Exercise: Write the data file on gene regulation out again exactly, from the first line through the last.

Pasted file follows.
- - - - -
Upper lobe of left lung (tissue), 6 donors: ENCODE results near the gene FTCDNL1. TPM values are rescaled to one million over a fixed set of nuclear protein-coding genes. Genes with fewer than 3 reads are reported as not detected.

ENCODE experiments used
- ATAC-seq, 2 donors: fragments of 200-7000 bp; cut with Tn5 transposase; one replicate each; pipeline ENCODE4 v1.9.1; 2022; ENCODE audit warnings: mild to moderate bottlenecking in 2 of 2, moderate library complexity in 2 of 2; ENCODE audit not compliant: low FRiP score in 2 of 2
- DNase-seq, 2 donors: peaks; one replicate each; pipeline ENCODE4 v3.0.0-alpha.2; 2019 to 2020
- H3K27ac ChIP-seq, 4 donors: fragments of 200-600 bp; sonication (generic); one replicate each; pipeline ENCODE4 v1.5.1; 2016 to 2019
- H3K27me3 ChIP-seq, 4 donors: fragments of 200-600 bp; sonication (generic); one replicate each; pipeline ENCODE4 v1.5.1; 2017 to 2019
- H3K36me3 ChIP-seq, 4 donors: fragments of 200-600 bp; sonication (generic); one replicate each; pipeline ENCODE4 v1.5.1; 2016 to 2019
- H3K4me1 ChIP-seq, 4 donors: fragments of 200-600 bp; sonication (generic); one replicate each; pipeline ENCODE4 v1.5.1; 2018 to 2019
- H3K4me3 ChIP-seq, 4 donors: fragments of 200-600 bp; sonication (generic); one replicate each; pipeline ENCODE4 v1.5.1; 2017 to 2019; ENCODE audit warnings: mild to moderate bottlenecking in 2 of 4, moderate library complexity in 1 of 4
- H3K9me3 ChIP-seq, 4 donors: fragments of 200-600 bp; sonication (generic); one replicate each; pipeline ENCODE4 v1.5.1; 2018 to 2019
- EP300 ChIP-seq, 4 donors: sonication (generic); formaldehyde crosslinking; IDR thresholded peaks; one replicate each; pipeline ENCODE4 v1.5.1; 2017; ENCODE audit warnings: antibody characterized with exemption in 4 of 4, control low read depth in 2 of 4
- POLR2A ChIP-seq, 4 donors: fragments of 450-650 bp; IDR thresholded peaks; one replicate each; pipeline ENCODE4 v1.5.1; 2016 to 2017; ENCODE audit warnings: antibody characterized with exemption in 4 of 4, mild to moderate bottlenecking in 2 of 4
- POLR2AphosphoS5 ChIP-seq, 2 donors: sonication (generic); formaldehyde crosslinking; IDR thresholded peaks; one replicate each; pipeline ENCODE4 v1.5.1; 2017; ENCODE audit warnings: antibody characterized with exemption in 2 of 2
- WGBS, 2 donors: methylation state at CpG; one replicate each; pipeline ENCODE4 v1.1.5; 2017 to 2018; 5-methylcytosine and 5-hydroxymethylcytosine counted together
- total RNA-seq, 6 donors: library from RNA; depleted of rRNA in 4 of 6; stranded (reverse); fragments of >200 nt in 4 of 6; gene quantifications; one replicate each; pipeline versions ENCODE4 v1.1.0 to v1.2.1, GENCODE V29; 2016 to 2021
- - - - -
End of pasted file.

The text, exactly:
Upper lobe of left lung (tissue), 6 donors: ENCODE results near the gene FTCDNL1. TPM values are rescaled to one million over a fixed set of nuclear protein-coding genes. Genes with fewer than 3 reads are reported as not detected.

ENCODE experiments used
- ATAC-seq, 2 donors: fragments of 200-7000 bp; cut with Tn5 transposase; one replicate each; pipeline ENCODE4 v1.9.1; 2022; ENCODE audit warnings: mild to moderate bottlenecking in 2 of 2, moderate library complexity in 2 of 2; ENCODE audit not compliant: low FRiP score in 2 of 2
- DNase-seq, 2 donors: peaks; one replicate each; pipeline ENCODE4 v3.0.0-alpha.2; 2019 to 2020
- H3K27ac ChIP-seq, 4 donors: fragments of 200-600 bp; sonication (generic); one replicate each; pipeline ENCODE4 v1.5.1; 2016 to 2019
- H3K27me3 ChIP-seq, 4 donors: fragments of 200-600 bp; sonication (generic); one replicate each; pipeline ENCODE4 v1.5.1; 2017 to 2019
- H3K36me3 ChIP-seq, 4 donors: fragments of 200-600 bp; sonication (generic); one replicate each; pipeline ENCODE4 v1.5.1; 2016 to 2019
- H3K4me1 ChIP-seq, 4 donors: fragments of 200-600 bp; sonication (generic); one replicate each; pipeline ENCODE4 v1.5.1; 2018 to 2019
- H3K4me3 ChIP-seq, 4 donors: fragments of 200-600 bp; sonication (generic); one replicate each; pipeline ENCODE4 v1.5.1; 2017 to 2019; ENCODE audit warnings: mild to moderate bottlenecking in 2 of 4, moderate library complexity in 1 of 4
- H3K9me3 ChIP-seq, 4 donors: fragments of 200-600 bp; sonication (generic); one replicate each; pipeline ENCODE4 v1.5.1; 2018 to 2019
- EP300 ChIP-seq, 4 donors: sonication (generic); formaldehyde crosslinking; IDR thresholded peaks; one replicate each; pipeline ENCODE4 v1.5.1; 2017; ENCODE audit warnings: antibody characterized with exemption in 4 of 4, control low read depth in 2 of 4
- POLR2A ChIP-seq, 4 donors: fragments of 450-650 bp; IDR thresholded peaks; one replicate each; pipeline ENCODE4 v1.5.1; 2016 to 2017; ENCODE audit warnings: antibody characterized with exemption in 4 of 4, mild to moderate bottlenecking in 2 of 4
- POLR2AphosphoS5 ChIP-seq, 2 donors: sonication (generic); formaldehyde crosslinking; IDR thresholded peaks; one replicate each; pipeline ENCODE4 v1.5.1; 2017; ENCODE audit warnings: antibody characterized with exemption in 2 of 2
- WGBS, 2 donors: methylation state at CpG; one replicate each; pipeline ENCODE4 v1.1.5; 2017 to 2018; 5-methylcytosine and 5-hydroxymethylcytosine counted together
- total RNA-seq, 6 donors: library from RNA; depleted of rRNA in 4 of 6; stranded (reverse); fragments of >200 nt in 4 of 6; gene quantifications; one replicate each; pipeline versions ENCODE4 v1.1.0 to v1.2.1, GENCODE V29; 2016 to 2021